Six RCTs were included in the review (n=14,055 patients), including 7,078 patients in the low-dose CT groups and 6,977 in the control groups. Sample sizes ranged from 190 to 4,104 patients. Drop-out rates ranged from 0 to 21%.
The detection of stage 1 non-small cell lung cancer was statistically significantly higher in the low-dose CT groups than in the control groups (OR 3.91, 95% CI 2.05 to 7.43; six RCTs), as was the detection of any non-small cell lung cancer (OR 5.51, 95% CI 3.13 to 9.70; six RCTs).
The detection of false-positive nodules was statistically significantly higher in the low-dose CT (OR 3.12, 95% CI 2.62 to 3.72; six RCTs). The odds ratio for rate of thoracotomy for benign lesions was 3.71 (95% CI 3.55 to 3.87; seven comparisons) higher in the low-dose CT groups.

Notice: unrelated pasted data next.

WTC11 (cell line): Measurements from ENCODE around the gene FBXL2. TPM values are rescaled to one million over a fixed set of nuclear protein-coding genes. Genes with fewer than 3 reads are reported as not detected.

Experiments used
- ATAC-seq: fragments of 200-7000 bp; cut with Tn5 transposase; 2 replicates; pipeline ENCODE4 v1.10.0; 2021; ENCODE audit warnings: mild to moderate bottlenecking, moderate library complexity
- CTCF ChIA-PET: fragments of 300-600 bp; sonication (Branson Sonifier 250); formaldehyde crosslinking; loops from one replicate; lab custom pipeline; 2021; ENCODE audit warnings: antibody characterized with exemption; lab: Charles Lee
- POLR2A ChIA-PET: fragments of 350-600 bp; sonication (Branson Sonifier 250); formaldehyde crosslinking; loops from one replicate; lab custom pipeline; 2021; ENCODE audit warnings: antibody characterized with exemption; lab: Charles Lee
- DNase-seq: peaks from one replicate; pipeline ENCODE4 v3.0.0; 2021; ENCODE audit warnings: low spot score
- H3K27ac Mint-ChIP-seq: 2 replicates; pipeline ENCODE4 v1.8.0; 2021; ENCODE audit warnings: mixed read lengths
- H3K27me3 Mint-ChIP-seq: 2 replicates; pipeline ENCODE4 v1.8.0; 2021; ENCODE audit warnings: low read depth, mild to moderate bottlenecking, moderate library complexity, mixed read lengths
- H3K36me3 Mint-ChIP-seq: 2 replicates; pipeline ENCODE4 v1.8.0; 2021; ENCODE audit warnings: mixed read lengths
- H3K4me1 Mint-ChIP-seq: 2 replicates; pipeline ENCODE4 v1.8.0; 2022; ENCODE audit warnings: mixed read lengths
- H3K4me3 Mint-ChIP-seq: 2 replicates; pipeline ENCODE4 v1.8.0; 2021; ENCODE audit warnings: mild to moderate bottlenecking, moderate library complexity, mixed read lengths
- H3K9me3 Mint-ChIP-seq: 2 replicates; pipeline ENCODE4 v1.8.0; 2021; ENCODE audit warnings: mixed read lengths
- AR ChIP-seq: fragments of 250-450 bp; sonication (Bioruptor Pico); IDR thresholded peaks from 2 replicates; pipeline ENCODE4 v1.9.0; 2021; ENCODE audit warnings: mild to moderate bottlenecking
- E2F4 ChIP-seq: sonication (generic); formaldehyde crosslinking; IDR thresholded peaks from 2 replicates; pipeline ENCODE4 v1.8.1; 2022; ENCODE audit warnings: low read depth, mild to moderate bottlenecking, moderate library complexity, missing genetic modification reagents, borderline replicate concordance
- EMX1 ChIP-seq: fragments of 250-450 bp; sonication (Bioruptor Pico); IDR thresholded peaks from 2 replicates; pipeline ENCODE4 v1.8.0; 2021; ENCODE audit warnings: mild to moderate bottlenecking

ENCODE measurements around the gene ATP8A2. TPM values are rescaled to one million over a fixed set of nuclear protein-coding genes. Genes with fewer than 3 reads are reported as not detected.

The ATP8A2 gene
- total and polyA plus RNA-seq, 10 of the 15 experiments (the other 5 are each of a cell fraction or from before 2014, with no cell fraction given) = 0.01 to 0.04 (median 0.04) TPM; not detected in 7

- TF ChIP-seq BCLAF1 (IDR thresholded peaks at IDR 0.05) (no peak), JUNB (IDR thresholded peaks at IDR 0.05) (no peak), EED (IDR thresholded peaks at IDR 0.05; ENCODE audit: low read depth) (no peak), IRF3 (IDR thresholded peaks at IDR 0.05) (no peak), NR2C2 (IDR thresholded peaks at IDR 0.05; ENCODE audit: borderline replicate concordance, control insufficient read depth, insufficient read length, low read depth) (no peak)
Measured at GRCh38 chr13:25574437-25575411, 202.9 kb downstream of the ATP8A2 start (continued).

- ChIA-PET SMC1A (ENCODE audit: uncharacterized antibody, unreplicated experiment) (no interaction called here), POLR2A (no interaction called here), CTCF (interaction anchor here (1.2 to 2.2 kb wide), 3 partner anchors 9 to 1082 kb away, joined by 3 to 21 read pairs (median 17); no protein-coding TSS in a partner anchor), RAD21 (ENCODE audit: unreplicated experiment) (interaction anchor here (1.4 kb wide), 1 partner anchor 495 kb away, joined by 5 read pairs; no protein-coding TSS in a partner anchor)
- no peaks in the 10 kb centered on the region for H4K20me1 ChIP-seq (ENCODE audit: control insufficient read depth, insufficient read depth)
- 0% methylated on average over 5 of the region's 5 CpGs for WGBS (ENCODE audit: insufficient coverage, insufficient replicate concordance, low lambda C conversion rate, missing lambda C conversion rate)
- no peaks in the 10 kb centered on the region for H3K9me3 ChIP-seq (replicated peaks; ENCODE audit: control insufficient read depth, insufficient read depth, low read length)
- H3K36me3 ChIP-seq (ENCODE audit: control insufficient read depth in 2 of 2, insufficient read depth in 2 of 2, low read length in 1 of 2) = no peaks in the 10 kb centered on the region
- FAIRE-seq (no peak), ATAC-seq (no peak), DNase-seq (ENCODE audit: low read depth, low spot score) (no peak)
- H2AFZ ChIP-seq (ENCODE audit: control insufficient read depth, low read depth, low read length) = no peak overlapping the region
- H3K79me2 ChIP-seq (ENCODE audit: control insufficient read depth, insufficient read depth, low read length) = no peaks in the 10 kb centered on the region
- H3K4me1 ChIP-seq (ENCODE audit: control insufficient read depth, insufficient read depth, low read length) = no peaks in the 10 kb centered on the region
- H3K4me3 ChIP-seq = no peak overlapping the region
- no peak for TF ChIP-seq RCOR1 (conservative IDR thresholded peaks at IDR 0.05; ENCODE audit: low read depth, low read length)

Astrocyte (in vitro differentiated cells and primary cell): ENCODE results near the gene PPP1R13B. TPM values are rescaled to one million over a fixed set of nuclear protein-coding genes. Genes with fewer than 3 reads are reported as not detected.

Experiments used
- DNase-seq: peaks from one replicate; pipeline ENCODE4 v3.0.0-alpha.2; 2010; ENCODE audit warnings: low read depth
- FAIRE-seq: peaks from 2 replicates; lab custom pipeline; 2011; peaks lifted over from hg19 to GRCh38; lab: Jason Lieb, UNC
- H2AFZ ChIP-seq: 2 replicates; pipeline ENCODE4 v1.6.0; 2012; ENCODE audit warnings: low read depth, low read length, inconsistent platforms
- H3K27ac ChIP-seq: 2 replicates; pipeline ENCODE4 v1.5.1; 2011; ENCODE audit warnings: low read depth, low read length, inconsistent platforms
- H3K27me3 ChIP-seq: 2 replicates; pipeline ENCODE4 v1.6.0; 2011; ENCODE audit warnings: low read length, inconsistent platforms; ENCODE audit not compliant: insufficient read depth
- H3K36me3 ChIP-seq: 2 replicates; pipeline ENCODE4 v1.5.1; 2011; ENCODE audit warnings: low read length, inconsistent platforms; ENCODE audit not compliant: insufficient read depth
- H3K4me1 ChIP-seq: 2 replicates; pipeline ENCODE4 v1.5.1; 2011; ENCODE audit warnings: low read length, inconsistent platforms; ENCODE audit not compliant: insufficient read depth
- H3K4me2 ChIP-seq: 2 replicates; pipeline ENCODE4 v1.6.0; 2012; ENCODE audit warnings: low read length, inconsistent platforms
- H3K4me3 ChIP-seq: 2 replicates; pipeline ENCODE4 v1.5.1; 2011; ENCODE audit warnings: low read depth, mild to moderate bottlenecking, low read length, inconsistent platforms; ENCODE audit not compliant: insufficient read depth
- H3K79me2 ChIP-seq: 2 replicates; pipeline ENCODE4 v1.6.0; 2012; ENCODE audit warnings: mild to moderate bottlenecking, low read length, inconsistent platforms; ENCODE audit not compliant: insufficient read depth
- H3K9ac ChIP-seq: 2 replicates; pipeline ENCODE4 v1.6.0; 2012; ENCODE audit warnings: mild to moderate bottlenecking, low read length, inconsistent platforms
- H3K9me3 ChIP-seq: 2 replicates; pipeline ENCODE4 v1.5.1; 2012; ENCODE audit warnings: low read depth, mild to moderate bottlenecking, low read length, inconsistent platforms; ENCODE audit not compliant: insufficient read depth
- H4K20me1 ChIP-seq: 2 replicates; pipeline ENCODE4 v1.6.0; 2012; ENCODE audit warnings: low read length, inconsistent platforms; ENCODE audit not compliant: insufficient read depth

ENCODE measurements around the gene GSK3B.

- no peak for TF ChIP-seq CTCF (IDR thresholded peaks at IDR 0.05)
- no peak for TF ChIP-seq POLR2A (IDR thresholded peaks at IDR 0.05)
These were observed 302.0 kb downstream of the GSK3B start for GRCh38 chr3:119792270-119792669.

Analysis of the subgroup of three RCTs that used chest x-ray in the control groups did not differ substantially from the results of the main analysis.
The fail safe N was calculated as 14 for the outcome of stage 1 non-small cell lung cancer and 279 for the outcome of thoracotomies for benign lesions.